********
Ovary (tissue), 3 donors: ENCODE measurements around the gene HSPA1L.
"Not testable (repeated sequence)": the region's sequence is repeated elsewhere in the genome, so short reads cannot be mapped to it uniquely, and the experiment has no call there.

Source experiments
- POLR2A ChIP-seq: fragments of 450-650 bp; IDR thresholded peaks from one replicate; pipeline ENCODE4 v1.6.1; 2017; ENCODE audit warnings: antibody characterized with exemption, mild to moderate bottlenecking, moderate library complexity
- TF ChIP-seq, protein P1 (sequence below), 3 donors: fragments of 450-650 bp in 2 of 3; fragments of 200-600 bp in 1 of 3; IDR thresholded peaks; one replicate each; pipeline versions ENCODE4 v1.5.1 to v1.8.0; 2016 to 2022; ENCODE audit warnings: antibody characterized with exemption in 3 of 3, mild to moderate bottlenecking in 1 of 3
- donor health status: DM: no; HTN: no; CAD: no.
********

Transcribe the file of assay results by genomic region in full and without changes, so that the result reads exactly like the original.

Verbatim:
Ovary (tissue), 3 donors: ENCODE measurements around the gene HSPA1L.
"Not testable (repeated sequence)": the region's sequence is repeated elsewhere in the genome, so short reads cannot be mapped to it uniquely, and the experiment has no call there.

Source experiments
- POLR2A ChIP-seq: fragments of 450-650 bp; IDR thresholded peaks from one replicate; pipeline ENCODE4 v1.6.1; 2017; ENCODE audit warnings: antibody characterized with exemption, mild to moderate bottlenecking, moderate library complexity
- TF ChIP-seq, protein P1 (sequence below), 3 donors: fragments of 450-650 bp in 2 of 3; fragments of 200-600 bp in 1 of 3; IDR thresholded peaks; one replicate each; pipeline versions ENCODE4 v1.5.1 to v1.8.0; 2016 to 2022; ENCODE audit warnings: antibody characterized with exemption in 3 of 3, mild to moderate bottlenecking in 1 of 3
- donor health status: DM: no; HTN: no; CAD: no.